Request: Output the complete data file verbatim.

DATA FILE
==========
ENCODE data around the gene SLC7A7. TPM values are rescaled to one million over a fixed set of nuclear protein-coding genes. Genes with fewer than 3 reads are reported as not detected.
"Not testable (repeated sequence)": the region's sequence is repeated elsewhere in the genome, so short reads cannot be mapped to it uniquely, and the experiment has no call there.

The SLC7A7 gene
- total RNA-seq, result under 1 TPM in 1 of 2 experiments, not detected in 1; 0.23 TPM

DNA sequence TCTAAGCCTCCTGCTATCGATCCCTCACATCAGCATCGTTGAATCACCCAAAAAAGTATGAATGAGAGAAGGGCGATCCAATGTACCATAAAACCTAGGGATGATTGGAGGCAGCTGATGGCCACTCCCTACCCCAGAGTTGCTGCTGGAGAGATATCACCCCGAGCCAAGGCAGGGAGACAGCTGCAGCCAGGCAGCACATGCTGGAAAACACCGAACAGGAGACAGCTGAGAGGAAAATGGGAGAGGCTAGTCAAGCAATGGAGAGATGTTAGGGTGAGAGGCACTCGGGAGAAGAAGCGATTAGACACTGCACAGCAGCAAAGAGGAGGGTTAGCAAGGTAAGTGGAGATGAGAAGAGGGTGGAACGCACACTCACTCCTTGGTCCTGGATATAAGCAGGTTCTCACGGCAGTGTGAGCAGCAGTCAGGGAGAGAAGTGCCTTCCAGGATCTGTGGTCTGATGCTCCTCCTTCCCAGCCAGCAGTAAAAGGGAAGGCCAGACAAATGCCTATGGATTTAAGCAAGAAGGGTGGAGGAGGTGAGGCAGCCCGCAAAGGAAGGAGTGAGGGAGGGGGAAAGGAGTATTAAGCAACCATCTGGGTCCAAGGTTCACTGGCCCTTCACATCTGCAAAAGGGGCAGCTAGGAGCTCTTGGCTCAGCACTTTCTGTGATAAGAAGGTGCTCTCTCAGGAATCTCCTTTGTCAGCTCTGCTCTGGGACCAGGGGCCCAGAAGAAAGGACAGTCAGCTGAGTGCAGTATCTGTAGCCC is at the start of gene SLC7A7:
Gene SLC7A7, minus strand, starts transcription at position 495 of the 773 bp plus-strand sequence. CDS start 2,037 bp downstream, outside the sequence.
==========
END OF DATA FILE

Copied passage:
ENCODE data around the gene SLC7A7. TPM values are rescaled to one million over a fixed set of nuclear protein-coding genes. Genes with fewer than 3 reads are reported as not detected.
"Not testable (repeated sequence)": the region's sequence is repeated elsewhere in the genome, so short reads cannot be mapped to it uniquely, and the experiment has no call there.

The SLC7A7 gene
- total RNA-seq, result under 1 TPM in 1 of 2 experiments, not detected in 1; 0.23 TPM

DNA sequence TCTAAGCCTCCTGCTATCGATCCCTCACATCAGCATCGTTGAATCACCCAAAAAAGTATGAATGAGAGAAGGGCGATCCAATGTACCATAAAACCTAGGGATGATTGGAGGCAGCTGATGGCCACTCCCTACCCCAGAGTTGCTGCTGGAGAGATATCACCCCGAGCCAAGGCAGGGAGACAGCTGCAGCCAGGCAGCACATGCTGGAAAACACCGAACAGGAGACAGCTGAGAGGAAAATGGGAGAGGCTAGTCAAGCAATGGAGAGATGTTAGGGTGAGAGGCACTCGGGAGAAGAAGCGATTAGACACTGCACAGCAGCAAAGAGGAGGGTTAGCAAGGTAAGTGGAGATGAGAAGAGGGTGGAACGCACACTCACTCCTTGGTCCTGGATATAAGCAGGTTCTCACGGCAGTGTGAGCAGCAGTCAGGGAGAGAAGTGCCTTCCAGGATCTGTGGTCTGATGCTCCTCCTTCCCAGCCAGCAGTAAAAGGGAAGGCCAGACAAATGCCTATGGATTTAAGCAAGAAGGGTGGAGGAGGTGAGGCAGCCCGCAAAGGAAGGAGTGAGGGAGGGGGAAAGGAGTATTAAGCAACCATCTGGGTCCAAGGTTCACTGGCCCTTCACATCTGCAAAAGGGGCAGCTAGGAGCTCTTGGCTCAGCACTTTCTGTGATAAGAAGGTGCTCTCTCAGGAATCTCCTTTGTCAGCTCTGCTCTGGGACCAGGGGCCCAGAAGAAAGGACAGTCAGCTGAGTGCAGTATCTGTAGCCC is at the start of gene SLC7A7:
Gene SLC7A7, minus strand, starts transcription at position 495 of the 773 bp plus-strand sequence. CDS start 2,037 bp downstream, outside the sequence.